I actually wholeheartedly agree with one of the points I think Ms. Graham is trying to make, although I believe her condescending tone and all-knowing approach to her article makes this point difficult to find: if you are a grown-up and are only reading books for teenagers, you’re missing the boat on a lot of other great books out there. I work in this industry and see a lot of YA all the time, and I read a lot of it – but I also appreciate books for grown-ups. And just like a movie about 40-year-olds might not appeal to me now, I know that in maybe ten years or so I might have a different perspective, so I collect books that I hear are good, that I either don’t have the time to read now, or might not be interested in at this particular time. I read what I enjoy, and at this point in my life that does include books for teenagers. Certainly not all of them because they are not all good, and of course I can walk away after a good book and qualify how much I enjoyed it for what it is. And here is the next question I would ask Ms. Graham: which should I be more or less ashamed of reading: The Fault In Our Stars or Fifty Shades of Gray?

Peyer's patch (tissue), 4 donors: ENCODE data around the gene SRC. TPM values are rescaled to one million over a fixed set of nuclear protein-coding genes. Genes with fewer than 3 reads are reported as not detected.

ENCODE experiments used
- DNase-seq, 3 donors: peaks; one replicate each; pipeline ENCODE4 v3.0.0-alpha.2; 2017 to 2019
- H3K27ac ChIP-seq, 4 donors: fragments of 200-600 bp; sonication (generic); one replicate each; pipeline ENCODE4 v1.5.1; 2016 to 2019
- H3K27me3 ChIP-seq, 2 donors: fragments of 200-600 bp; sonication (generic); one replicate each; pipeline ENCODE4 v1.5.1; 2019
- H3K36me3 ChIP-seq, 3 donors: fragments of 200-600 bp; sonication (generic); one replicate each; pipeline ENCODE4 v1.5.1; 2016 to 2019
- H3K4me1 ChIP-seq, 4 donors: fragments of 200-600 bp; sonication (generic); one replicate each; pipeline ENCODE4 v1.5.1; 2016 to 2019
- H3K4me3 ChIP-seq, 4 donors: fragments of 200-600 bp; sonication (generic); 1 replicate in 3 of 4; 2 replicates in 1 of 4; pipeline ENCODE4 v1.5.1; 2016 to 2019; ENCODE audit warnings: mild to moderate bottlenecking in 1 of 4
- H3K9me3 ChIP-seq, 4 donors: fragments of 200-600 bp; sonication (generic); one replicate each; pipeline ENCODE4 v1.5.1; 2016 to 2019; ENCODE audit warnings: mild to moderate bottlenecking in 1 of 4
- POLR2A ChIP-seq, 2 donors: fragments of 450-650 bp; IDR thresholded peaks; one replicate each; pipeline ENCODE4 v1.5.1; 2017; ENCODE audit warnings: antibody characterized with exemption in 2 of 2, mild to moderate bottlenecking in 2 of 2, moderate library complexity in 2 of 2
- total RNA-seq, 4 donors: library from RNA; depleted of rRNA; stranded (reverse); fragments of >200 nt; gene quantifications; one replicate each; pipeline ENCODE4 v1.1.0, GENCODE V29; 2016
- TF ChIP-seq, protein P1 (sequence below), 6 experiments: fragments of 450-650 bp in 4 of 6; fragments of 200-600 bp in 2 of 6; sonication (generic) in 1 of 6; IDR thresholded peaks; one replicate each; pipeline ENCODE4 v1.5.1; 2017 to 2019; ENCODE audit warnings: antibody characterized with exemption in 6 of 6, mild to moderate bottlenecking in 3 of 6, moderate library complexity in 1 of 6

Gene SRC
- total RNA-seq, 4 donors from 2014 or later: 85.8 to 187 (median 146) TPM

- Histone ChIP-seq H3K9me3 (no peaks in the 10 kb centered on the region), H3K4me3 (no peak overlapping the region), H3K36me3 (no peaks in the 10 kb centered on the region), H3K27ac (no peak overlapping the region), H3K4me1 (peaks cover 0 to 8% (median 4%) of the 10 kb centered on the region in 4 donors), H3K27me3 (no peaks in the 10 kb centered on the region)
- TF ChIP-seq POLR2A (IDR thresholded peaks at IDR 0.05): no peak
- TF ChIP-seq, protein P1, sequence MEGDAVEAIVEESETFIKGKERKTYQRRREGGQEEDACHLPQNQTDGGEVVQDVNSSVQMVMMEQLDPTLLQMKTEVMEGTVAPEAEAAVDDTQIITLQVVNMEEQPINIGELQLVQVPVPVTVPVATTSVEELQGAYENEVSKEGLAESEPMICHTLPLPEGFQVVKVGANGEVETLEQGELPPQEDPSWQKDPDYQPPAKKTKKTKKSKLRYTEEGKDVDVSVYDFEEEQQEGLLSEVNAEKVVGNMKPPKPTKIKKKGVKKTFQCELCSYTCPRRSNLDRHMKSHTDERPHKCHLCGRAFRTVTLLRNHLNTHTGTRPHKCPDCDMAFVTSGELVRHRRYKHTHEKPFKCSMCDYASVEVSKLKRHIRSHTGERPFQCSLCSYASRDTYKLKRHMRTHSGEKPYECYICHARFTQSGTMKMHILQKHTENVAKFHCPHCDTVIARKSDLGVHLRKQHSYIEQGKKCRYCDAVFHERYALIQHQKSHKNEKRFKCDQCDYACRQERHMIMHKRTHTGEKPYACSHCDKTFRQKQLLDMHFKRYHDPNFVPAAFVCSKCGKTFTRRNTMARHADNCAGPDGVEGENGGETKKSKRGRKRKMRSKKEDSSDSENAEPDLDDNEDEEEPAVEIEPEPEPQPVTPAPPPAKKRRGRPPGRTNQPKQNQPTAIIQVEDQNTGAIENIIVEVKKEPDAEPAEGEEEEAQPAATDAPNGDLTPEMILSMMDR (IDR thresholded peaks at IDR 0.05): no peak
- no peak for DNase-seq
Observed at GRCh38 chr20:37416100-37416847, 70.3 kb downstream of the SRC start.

60-going-on-16-AARPWhich brings me to one of the arguments that I think Ms. Graham skips over nearly completely: quality. I suspect if she’d taken a couple of more minutes to pull together her blog post, she might have tackled quality of YA literature, and adult literature a little more – or at all. She dismisses Divergent and Twilight immediately as “trashy” without a second glance, and jumps on The Fault In Our Stars, Eleanor and Park and The Perks of Being a Wallflower – saying that it’s too bad that these stories might be taking the place of adult titles for adult readers. I’m not entirely clear on what her point is here, to be totally honest. First of all, the assumption that just because someone read Eleanor and Park means they aren’t going to read Atonement or Crime and Punishment (Ms. Graham doesn’t offer up any adult titles that I shouldn’t be ashamed of reading, so I’m just guessing here) is ludicrous. Just because someone reads and enjoys Fault In Our Stars, doesn’t mean they can’t also read Twilight, Divergent, 50 Shades of Gray AND Crime and Punishment. Just because someone enjoys reading all those books doesn’t mean they can’t distinguish a difference in quality between them. What’s more, there are many adult titles that I have read that are far worse written than The Fault In Our Stars and far less satisfying. I don’t understand the idea that because the target audience was a 14-year-old girl makes it instantly worse than ANY book that was written for adults.